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The new Middle East peacemaker


WORLD Radio - The new Middle East peacemaker

China is seeking to replace the U.S. as referee

Chinese foreign minister Qin Gang speaks during the forum titled Chinese Modernization and the World held at The Grand Halls in Shanghai, Friday, April 21, 2023. AP Photo/Ng Han Guan

MYRNA BROWN, HOST: While China signals aggression towards the West over Taiwan, Beijing is behaving differently with the rest of the world. Back in January, China’s Vice Premier Liu He said at the World Economic Forum that China is opening up to the rest of the world and making it better.

MARY REICHARD, HOST: Just speechmaking? Maybe not. Last month, China brokered a deal to normalize relations between Saudi Arabia and Iran. Two countries from rival branches of Islam that have been enemies for years.

And then last week, Chinese Foreign Minister Qin Gang said China is willing to facilitate talks between the Israelis and Palestinians amid a recent escalation of conflict there.

BROWN: So where is the U.S. in all of this? And what does China’s charm offensive mean for America’s foreign policy in the Middle East?

Well joining us now is WORLD Opinions contributor William Inboden. He was a member of the National Security Council under President George W. Bush and currently serves as associate professor of Public Affairs at the University of Texas at Austin.

REICHARD: Good morning, Professor.

WILLIAM INBODEN: Thank you, Mary. Great to be with you.

REICHARD: Professor, what happened to America’s relationship with Saudi Arabia, and how did the Saudi-Iran deal come to pass as China’s big win?

INBODEN: Yes, well, a lot there to unpack, Mary. So in short, the de facto ruler of Saudi Arabia, Mohammed bin Salman, he is trying to increase Saudi Arabia's influence and do that by playing off China and Russia and the United States against each other. So he, he wants constructive relations with each of those countries, including including our own. And when he feels like he's not getting what he wants from the United States, he is more than happy to deepen his ties with China and Russia. And so that's, I think, partly why he is playing along with China's the brokered reproach model between between Riyadh and Tehran, that that China that China did, and that's also why he's defying the United States on energy policy and other important equities that we that we have. So there's no love lost between him and President Biden.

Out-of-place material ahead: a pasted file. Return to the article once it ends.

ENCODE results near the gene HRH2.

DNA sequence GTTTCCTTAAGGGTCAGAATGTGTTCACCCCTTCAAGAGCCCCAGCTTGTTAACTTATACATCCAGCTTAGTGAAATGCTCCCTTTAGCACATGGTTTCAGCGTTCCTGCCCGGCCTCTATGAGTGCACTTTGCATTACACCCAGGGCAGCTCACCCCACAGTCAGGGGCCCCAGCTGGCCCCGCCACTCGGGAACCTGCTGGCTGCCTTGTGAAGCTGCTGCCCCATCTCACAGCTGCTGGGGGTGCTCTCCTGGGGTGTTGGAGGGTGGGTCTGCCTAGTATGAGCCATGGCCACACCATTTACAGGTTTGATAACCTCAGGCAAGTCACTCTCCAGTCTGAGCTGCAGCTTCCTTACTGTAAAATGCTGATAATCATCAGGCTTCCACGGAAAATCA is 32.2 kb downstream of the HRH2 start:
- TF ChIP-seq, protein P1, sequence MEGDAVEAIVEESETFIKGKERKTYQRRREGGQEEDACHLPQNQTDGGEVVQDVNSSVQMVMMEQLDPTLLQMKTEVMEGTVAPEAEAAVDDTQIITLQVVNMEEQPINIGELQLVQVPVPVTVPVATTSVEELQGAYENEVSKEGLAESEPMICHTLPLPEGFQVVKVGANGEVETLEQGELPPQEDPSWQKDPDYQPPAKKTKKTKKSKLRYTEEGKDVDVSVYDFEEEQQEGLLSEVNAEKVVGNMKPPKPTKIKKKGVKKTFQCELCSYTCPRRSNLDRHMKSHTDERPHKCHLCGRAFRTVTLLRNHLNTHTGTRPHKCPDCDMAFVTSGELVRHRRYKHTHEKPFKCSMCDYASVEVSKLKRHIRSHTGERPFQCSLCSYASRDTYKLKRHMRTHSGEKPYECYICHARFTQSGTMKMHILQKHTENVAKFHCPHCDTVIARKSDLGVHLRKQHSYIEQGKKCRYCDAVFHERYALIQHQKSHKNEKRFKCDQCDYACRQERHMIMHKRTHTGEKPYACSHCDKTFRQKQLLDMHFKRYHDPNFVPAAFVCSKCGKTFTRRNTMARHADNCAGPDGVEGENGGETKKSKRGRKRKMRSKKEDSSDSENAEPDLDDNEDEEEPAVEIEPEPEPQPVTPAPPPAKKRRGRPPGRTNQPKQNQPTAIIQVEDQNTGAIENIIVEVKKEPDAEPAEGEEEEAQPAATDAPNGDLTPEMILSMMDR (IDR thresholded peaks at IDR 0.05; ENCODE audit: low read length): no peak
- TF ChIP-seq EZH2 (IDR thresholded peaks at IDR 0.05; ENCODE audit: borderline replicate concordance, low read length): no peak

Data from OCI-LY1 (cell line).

REICHARD: What was China doing in the Middle East before the U.S. created this vacuum?

INBODEN: So China's interests in the Middle East are really threefold. The first and most important one is oil. You know, China doesn't have a name of its own oil and gas supplies, and for their growing economy and you know, still one of the world's largest populations, they are desperate to maintain secure oil supplies, and so China is the largest oil purchaser from both Iran and Saudi Arabia. Second Ghin. With its growing economy, China wants to maintain open shipping routes from Europe through the Middle East to to Asia, of course, the Suez Canal is key there and so China wants to have influence in exerting its own leverage over over the Suez Canal and other maritime shipping shipping routes. And third is China's very open about its desire to displace the United States as the main global power and most influential global power. And as they they see the Middle East as a key region to do that. So as the United States is partially stepping back, China is stepping in.

REICHARD: What could the U.S. do to reassert itself as peacemakers so that Middle Eastern countries would trust us over China?

INBODEN: So yeah, apparently in the Middle East, many Middle East countries are very frustrated. The United States, they just see us as in constant and vacillating. We're in we're out we're in route, right. So that's that's part of it. Not that we let them dictate our policy, but we need to be aware of how we are perceived there. Certainly, as we've significantly reduced our military presence, especially in Iraq and Syria, there may be some some good reasons for that. But that also leads to diminished political influence. And then second is a lot of the middle a lot of politics in the Middle East is about just showing up. But it's about keeping up those relationships, those dialogues with the key leaders in the region. Talking to them doesn't mean we liked them. There's a lot of things I find loathsome about MBS, the Saudi leader, but we need to keep those dialogue channels open, and at least hear their concerns and be responsive where we can.

REICHARD: Well, you've been thinking about these things for a long, long time. What else do you think our listeners need to know about us China relations going forward?

INBODEN: This is a truly global competition, I have reluctantly, but recently come to call this we are in a new cold war with China. And just as with the previous Cold War, which President Reagan course led us to a peaceful victory, and that after after 40 years, it is a global competition. So it's not just bilateral between the U.S. and China in the western Pacific, it is taking place on every continent. And we need to be aware of how our main adversary China sees that and we need to respond accordingly doesn't mean that we let them dictate all of our actions. There are some good reasons that we should at least dial back some of our precedents in the Middle East, but we need to be aware that there's going to be real real trade offs there. And we do not need we should not cede that entire very strategic region to our main adversary.

REICHARD: Will Inboden is the executive director of the Clements Center for National Security at the University of Texas at Austin and a Contributor to World Opinions. Thanks for joining us today.

INBODEN: Thanks, Mary. It's been great to be with you.

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